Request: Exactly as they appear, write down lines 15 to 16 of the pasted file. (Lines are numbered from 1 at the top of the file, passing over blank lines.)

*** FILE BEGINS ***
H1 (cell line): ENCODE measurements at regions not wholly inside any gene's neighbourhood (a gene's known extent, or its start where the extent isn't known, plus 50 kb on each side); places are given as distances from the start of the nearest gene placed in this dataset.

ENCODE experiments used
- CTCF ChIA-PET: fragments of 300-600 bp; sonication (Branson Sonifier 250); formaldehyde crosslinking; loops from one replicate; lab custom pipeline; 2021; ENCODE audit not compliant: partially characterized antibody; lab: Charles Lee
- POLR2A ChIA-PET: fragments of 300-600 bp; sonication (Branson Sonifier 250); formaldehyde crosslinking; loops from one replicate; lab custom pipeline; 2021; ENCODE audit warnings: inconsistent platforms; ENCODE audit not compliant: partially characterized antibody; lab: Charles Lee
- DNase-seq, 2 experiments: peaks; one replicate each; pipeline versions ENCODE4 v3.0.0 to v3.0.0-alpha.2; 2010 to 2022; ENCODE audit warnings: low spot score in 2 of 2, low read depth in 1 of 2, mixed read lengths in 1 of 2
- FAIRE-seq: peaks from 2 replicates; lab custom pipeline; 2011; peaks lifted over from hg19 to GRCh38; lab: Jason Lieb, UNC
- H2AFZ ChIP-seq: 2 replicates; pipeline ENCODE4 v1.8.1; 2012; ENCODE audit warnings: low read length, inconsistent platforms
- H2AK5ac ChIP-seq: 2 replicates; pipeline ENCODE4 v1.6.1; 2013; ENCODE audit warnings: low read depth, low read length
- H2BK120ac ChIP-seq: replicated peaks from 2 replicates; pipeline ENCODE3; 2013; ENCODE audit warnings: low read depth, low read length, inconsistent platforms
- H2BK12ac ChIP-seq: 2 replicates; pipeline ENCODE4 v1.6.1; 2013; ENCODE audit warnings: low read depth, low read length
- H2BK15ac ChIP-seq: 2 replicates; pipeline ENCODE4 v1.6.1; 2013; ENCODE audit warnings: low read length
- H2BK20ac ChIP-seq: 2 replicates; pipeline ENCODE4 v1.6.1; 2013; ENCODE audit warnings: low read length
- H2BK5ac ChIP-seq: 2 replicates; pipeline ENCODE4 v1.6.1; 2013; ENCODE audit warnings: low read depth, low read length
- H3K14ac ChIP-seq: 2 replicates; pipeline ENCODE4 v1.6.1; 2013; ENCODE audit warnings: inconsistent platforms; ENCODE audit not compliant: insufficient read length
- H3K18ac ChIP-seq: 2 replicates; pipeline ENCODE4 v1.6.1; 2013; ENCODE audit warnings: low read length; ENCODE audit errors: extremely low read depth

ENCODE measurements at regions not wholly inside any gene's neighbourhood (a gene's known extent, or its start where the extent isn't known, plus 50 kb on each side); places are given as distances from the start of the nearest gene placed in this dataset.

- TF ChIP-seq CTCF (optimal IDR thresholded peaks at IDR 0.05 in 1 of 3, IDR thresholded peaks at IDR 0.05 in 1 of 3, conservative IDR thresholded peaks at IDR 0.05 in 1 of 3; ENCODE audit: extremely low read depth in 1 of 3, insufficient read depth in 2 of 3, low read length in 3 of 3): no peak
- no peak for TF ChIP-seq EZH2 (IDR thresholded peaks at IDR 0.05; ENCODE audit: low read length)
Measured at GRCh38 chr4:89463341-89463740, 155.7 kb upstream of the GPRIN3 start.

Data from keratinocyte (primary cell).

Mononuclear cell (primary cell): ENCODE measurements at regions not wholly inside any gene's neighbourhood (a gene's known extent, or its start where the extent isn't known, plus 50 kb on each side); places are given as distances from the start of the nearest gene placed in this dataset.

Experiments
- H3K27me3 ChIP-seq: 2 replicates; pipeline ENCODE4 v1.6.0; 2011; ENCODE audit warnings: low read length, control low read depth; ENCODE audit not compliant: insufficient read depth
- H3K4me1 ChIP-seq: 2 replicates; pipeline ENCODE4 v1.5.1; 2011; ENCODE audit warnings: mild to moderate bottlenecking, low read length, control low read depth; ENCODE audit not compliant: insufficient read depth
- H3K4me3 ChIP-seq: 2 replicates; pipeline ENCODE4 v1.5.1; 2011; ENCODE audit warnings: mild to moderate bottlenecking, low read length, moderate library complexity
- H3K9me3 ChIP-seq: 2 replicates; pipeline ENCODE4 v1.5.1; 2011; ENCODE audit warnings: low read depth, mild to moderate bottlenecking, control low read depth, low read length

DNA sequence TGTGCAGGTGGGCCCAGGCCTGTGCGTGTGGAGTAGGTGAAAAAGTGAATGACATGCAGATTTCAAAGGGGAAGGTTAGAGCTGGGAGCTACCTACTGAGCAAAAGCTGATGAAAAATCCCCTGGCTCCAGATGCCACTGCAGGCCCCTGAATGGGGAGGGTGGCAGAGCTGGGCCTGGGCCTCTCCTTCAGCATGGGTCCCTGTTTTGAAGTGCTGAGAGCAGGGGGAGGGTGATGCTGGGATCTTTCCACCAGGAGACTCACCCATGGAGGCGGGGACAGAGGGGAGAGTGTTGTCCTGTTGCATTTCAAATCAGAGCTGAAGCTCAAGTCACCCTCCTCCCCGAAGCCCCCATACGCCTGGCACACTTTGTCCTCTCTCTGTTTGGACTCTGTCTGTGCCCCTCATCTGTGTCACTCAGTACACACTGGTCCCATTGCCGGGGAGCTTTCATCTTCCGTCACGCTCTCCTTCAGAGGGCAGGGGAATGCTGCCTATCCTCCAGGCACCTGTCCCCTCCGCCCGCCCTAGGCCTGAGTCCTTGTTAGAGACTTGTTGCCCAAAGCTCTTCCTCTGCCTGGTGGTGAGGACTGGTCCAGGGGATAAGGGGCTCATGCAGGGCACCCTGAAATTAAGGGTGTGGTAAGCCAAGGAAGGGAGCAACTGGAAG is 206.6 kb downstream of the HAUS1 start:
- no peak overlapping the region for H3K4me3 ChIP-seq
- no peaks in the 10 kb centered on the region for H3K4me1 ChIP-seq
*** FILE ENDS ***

- H3K18ac ChIP-seq: 2 replicates; pipeline ENCODE4 v1.6.1; 2013; ENCODE audit warnings: low read length; ENCODE audit errors: extremely low read depth

ENCODE measurements at regions not wholly inside any gene's neighbourhood (a gene's known extent, or its start where the extent isn't known, plus 50 kb on each side); places are given as distances from the start of the nearest gene placed in this dataset.